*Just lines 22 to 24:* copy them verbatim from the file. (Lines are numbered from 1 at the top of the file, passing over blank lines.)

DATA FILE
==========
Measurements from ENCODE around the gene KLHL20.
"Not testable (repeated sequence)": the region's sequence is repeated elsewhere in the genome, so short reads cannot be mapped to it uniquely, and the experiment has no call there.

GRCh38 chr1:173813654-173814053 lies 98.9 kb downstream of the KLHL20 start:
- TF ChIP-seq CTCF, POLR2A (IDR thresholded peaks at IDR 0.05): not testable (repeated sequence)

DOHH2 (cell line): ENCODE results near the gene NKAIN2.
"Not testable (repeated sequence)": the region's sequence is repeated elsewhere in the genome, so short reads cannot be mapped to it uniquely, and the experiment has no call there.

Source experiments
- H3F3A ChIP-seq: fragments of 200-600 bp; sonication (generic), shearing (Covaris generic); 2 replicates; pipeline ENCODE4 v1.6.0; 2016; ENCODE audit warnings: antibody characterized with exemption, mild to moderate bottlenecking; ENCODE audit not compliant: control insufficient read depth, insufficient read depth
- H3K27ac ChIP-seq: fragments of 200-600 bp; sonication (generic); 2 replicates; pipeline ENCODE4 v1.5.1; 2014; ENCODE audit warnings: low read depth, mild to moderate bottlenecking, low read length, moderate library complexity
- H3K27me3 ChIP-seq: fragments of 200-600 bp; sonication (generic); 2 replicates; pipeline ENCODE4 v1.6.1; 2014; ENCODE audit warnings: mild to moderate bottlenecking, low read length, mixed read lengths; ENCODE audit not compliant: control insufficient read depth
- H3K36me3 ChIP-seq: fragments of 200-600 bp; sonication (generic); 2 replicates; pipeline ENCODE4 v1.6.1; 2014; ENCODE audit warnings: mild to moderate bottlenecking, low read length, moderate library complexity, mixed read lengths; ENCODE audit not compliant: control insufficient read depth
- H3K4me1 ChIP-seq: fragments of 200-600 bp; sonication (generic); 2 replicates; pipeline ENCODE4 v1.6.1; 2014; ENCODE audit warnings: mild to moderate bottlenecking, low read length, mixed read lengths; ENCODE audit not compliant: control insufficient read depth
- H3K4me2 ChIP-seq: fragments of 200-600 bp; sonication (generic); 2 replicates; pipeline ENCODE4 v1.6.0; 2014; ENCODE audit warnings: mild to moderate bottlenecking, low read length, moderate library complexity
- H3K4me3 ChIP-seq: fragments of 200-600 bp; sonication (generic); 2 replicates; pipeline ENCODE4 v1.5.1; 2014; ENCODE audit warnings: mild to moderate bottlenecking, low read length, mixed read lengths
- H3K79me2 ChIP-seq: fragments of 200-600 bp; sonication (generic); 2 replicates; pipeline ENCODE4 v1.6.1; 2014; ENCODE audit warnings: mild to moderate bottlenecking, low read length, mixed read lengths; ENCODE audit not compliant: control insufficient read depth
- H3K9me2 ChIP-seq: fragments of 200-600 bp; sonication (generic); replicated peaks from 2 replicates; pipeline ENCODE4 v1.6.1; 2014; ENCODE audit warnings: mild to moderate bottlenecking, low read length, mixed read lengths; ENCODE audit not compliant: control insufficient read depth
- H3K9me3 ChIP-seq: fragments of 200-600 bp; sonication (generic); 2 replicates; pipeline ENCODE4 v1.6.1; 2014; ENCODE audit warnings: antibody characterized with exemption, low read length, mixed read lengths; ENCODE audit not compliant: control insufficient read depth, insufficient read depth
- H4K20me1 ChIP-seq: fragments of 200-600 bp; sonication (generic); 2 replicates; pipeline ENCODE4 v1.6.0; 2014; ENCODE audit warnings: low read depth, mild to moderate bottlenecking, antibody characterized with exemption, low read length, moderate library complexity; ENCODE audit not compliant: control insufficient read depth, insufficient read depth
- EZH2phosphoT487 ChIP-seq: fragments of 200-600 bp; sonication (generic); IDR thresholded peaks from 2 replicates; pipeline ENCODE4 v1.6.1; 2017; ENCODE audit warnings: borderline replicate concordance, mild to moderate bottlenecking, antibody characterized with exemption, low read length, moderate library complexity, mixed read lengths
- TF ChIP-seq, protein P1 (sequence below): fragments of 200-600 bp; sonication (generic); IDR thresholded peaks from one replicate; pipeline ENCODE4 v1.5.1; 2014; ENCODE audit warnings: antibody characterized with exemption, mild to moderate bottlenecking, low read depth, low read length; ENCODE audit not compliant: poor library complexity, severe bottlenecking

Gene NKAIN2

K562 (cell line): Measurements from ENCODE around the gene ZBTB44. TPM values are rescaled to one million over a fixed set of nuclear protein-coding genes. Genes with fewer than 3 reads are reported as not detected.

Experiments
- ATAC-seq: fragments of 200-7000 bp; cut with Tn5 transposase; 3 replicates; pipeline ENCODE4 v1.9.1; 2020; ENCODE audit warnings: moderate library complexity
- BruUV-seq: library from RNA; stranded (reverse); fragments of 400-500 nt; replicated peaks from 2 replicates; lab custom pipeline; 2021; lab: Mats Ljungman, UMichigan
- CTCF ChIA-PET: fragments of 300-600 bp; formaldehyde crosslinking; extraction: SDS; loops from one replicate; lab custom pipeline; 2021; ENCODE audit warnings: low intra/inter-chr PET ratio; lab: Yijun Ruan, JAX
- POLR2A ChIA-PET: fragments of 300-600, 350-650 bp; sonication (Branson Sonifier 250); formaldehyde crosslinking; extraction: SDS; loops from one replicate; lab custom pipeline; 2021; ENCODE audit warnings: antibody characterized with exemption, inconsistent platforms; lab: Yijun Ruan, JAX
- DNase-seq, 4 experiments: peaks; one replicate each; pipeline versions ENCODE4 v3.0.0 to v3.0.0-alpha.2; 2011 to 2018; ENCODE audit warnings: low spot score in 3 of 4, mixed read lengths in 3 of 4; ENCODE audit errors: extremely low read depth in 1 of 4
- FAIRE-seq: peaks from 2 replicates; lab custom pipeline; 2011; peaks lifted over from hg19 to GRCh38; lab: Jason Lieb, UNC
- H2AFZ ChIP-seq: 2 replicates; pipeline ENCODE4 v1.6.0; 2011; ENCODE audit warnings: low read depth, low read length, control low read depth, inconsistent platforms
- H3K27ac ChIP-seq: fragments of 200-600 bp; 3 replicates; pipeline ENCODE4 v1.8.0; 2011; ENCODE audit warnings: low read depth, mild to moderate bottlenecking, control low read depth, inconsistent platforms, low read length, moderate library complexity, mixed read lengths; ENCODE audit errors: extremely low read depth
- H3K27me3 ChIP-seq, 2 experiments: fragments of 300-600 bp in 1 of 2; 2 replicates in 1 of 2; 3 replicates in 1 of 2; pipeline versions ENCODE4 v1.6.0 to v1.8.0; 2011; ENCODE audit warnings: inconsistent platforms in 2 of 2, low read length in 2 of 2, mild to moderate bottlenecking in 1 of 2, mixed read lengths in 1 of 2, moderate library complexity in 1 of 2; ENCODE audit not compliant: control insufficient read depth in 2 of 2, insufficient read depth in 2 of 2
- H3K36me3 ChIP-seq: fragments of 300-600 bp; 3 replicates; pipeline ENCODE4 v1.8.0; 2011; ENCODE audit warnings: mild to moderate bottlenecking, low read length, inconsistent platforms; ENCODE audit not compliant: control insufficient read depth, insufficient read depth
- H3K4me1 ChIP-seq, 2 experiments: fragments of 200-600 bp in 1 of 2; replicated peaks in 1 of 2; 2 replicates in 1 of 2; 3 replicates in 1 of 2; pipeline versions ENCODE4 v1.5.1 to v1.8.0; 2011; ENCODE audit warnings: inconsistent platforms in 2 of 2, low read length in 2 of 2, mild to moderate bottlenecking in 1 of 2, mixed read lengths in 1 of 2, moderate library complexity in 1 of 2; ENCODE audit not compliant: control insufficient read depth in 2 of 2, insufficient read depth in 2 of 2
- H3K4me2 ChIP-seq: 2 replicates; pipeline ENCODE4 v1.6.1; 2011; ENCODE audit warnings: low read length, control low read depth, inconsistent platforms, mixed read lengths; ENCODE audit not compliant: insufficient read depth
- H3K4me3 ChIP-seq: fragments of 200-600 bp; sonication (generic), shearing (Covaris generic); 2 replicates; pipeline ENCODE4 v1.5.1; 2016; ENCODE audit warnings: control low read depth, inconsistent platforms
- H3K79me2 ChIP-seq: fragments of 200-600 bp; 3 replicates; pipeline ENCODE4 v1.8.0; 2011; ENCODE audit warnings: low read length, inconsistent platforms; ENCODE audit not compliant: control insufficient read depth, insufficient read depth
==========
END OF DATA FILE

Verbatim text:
K562 (cell line): Measurements from ENCODE around the gene ZBTB44. TPM values are rescaled to one million over a fixed set of nuclear protein-coding genes. Genes with fewer than 3 reads are reported as not detected.

Experiments
- ATAC-seq: fragments of 200-7000 bp; cut with Tn5 transposase; 3 replicates; pipeline ENCODE4 v1.9.1; 2020; ENCODE audit warnings: moderate library complexity